If the very first verse of Genesis, which speaks of the "heavens and the earth" as having a "beginning", is to be taken, according to you, "literally", then why would the account suddenly switch to "symbolism" with the next verse?
As for the Genesis account speaking of a "beginning", had you looked up designs' comment above, you would have found that the Sumerian creation myth ALSO speaks of a "beginning" - and the Sumerian myth is MUCH older than that of Genesis...
From the website: http://faculty.gvsu.edu/websterm/SumerianMyth.htm
"The Sumerian Creation
Only one account of the Sumerian creation has survived, but it is a suggestive one. This account functions as an introduction to the story of "The Huluppu-Tree" (Wolkstein 4).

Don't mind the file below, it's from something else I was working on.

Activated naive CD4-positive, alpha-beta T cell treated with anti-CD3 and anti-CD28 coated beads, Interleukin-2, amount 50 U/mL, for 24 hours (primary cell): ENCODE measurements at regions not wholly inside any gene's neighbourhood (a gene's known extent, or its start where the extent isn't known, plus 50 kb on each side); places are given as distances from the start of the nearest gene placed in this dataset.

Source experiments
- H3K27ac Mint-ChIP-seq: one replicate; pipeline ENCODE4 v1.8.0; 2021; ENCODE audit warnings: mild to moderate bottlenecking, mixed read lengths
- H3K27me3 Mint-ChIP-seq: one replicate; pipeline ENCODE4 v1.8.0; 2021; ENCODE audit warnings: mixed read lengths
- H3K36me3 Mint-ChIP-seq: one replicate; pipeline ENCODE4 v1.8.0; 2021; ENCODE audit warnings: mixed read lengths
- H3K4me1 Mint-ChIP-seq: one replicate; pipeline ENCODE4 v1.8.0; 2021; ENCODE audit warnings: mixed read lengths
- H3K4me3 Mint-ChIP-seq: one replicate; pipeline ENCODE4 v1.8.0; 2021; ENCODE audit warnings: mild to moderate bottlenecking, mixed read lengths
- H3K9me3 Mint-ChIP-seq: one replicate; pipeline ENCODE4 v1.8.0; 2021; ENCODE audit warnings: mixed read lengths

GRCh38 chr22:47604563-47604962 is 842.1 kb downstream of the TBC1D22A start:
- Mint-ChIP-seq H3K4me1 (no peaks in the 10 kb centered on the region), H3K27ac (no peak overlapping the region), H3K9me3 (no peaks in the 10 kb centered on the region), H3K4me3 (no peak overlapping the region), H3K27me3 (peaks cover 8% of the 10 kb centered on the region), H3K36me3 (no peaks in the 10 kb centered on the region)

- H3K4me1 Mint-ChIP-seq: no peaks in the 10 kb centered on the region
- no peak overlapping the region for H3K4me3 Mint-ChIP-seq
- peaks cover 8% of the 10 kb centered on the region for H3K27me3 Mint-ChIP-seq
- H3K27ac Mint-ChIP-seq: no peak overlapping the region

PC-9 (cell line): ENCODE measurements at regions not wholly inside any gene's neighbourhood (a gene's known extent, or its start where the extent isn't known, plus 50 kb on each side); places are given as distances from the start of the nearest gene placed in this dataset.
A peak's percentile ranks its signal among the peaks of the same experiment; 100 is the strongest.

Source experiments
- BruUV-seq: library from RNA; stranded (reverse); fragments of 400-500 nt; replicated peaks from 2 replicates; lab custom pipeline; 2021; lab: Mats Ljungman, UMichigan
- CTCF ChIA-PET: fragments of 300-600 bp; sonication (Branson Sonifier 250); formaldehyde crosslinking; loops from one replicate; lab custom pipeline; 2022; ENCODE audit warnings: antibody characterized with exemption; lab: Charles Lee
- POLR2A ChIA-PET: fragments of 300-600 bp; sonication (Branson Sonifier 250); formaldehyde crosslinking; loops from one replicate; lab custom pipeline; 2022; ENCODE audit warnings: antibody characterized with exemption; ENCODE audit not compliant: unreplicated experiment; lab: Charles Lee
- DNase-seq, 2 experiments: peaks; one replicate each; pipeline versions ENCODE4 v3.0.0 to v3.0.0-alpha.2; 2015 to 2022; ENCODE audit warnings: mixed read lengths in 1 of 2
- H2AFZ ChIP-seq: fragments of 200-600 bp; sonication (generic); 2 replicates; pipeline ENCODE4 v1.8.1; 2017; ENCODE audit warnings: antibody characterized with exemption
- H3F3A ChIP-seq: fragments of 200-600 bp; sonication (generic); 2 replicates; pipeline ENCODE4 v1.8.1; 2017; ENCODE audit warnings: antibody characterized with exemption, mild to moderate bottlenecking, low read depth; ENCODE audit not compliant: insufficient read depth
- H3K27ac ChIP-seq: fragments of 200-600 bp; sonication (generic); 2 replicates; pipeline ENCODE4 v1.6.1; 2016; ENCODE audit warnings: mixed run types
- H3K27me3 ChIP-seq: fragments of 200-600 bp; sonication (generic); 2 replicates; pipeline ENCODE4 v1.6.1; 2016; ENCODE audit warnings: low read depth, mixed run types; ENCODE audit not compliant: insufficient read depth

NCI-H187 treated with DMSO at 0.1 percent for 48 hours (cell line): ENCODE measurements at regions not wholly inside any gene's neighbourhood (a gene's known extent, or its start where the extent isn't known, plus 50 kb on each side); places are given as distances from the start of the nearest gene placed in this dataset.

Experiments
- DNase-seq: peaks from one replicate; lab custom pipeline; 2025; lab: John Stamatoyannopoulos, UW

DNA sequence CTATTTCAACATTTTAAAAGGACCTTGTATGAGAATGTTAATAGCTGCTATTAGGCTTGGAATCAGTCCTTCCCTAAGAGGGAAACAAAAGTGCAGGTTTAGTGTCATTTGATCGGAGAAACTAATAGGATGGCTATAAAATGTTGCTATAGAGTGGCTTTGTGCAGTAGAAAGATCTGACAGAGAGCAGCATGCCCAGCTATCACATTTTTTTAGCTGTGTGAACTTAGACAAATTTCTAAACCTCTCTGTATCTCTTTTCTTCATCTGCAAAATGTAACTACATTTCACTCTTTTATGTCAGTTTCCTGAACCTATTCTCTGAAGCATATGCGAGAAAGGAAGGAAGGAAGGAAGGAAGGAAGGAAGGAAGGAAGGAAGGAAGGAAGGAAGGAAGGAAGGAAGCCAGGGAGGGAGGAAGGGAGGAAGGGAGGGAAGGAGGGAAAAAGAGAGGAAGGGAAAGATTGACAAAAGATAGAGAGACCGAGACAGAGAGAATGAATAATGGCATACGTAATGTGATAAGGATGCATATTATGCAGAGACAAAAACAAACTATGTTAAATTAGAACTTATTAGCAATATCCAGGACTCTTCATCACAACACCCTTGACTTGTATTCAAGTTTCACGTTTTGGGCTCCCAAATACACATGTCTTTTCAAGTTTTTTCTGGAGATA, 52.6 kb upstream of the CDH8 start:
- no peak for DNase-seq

In the first days when everything needed was brought into being,
In the first days when everything needed was properly nourished,
When bread was baked in the shrines of the land,
And bread was tasted in the homes of the land,
When heaven had moved away from the earth,
And earth had separated from heaven,
And the name of man was fixed;
When the Sky God, An, had carried off the heavens,
And the Air God, Enlil, had carried off the earth . . . (Wolkstein 4)
"An" the male sky god and "Ki" the female earth were separated by Enlil, their son and later the chief god of the pantheon. Enlil thus carries off his mother the earth, taking his father's place in a manner somewhat similar to the way Kronos, in a much later story, usurped his father's (Ouranos') power. But where did heaven (An) and earth (Ki) come from, you may ask? According to another text, it was Nammu, the sea, "the mother, who gave birth to heaven and earth"..."